It's possible to bleed with one person if you don't mind getting up and down several times. Find a 2x4 and cut it the length needed to hold the brake pedal down and wedge it against the seat. Depress the pedal, insert the 2x4, crawl under and close (or open) the bleed screw. Repeat as needed until brakes are firm or your back or knees wear out, whichever comes first.

30 years back there inside your brake drums has likely corroded most of your brake components. It's not that expensive to change a lot of it. On my 80LE, I replaced the rear brake hose as you have (Moss replacement), took the brake pipes (crushed in a couple of places) to a local brake shop and had new ones made with British ends, cut to length and bent to the original pipe's shape for $25 for both.

Rear brake cylinder kits are available, but I got totally new brake cylinders (very good and exact replacements made in Italy) from Pat's MGB and Triumph (found them on E-Bay) for $19.95 each plus shipping. They're very nice people to deal with and ship quickly.
Rick Penland

I made up non-return bleed tubes. Take correct size neoprene tubing, close off end with a tight fitting screw and cut a small axial slit in the tube wall near the end. Fit open end on bleed nipple in normal fashion and open. On pressing brake pedal, slit opens to release fluid and on removing pressure, slit closes to prevent air getting in. Works a treat. (I read this somewhere and do not claim ownership of the idea!).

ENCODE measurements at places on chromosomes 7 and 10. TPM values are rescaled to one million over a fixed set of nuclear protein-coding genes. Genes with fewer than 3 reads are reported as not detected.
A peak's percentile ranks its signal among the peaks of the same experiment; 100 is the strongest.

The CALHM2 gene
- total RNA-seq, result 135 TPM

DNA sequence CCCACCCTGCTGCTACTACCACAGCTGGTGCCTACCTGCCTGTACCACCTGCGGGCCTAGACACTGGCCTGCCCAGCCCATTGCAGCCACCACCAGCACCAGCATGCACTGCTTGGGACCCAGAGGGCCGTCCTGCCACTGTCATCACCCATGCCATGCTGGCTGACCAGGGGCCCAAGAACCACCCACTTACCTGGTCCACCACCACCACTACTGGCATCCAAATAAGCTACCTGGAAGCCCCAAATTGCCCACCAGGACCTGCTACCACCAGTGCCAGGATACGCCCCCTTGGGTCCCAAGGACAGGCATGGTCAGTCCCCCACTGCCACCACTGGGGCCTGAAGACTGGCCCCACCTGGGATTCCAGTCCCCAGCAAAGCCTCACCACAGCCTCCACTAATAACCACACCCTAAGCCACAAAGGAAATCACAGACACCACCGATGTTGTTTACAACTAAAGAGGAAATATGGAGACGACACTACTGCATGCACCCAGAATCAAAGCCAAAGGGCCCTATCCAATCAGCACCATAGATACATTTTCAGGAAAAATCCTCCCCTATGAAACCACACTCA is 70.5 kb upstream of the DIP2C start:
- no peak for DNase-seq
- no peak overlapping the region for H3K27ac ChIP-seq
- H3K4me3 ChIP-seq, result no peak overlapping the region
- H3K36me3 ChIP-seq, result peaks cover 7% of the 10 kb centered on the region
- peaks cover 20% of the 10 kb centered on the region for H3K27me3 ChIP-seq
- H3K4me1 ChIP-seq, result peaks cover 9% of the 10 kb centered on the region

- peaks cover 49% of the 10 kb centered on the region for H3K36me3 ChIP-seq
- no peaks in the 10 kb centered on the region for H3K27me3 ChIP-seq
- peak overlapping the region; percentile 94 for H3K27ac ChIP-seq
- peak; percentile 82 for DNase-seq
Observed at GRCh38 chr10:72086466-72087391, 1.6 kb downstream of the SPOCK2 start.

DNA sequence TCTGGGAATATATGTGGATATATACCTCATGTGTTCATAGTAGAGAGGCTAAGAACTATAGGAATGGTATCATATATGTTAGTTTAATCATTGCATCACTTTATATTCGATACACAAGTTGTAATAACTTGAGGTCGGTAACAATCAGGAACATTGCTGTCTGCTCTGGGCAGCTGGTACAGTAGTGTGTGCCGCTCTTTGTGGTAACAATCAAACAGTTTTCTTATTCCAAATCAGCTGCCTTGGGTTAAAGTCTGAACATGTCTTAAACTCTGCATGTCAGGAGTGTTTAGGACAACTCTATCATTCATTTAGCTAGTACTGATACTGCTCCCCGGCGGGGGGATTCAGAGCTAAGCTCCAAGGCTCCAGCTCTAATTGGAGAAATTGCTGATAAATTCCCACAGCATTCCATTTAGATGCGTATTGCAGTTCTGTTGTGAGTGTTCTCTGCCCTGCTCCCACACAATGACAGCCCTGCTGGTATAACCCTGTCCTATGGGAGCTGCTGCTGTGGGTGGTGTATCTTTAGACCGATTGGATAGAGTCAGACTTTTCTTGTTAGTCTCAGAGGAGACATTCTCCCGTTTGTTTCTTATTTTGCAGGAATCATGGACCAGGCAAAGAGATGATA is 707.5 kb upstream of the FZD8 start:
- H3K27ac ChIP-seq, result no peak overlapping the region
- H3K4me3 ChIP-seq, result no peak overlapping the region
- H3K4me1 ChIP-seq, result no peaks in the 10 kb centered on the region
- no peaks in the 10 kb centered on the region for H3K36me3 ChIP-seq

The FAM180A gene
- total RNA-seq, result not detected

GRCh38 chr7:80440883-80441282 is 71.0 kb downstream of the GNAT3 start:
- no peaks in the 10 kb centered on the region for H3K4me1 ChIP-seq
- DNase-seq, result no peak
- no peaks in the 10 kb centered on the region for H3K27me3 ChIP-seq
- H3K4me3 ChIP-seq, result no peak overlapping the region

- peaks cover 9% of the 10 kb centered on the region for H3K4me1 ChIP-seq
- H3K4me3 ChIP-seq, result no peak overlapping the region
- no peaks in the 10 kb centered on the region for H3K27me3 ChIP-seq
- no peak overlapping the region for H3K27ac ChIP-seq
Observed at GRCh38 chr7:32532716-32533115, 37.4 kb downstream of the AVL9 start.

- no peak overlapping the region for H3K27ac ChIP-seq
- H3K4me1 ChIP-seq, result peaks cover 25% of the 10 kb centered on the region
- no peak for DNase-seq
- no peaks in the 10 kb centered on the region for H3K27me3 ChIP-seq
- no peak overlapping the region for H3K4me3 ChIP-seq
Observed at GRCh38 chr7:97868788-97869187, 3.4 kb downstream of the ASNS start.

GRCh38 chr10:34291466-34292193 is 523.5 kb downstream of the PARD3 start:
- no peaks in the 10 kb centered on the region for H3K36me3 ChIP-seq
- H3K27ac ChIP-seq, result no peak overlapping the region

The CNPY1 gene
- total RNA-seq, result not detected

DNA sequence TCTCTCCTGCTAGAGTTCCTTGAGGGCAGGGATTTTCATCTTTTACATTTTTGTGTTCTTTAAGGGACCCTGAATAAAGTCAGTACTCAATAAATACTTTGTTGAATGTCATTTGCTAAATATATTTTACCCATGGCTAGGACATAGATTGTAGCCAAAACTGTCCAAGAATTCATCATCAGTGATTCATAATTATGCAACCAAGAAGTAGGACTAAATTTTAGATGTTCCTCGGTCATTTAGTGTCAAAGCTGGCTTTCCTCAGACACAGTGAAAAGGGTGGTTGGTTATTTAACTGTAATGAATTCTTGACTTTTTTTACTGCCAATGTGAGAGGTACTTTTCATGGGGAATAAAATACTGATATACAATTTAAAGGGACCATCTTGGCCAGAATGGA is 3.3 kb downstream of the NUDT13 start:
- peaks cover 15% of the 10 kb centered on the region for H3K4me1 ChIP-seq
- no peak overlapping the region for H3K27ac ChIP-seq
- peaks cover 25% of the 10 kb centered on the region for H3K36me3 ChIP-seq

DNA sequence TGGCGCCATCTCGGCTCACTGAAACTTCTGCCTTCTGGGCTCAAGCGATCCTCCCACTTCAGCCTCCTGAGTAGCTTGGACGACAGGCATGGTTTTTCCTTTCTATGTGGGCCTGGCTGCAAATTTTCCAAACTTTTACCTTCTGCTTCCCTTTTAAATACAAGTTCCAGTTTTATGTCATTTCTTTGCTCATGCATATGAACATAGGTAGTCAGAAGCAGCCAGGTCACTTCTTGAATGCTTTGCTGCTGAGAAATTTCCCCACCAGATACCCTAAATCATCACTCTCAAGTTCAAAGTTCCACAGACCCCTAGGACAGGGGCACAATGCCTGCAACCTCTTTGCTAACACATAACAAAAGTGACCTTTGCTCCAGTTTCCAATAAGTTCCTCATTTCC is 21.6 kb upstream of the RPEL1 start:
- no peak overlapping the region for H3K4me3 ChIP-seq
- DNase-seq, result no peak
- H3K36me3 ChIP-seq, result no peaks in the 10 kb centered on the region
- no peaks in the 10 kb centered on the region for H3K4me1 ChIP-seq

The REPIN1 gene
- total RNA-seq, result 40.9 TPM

Good luck,

Barry
BJ Quartermaine


Thanks to all for their input.
After attempting to free the lines of any foreign material by loosening bleed screws and line ends I was able to get fluid to bleed from all four corners.

Being out of time and patience I then drove my B to my trusted mechanics at MG,Ltd. who reported to me the next day that they had no trouble bleeding the brakes.
I now have dard pedal and sure brakes.

Fortune has once again smiled upon me...
The starter motor finally gave up the ghost 17 minutes and two start attempts after I drove away from the shop. A friendly Sheriff pushed me to a start, I got back to MG,Ltd, and drove off soon after with a new starter motor.

Luck be a lady tonight!
KCG GRIFFITH

This thread was discussed between 12/07/2009 and 20/07/2009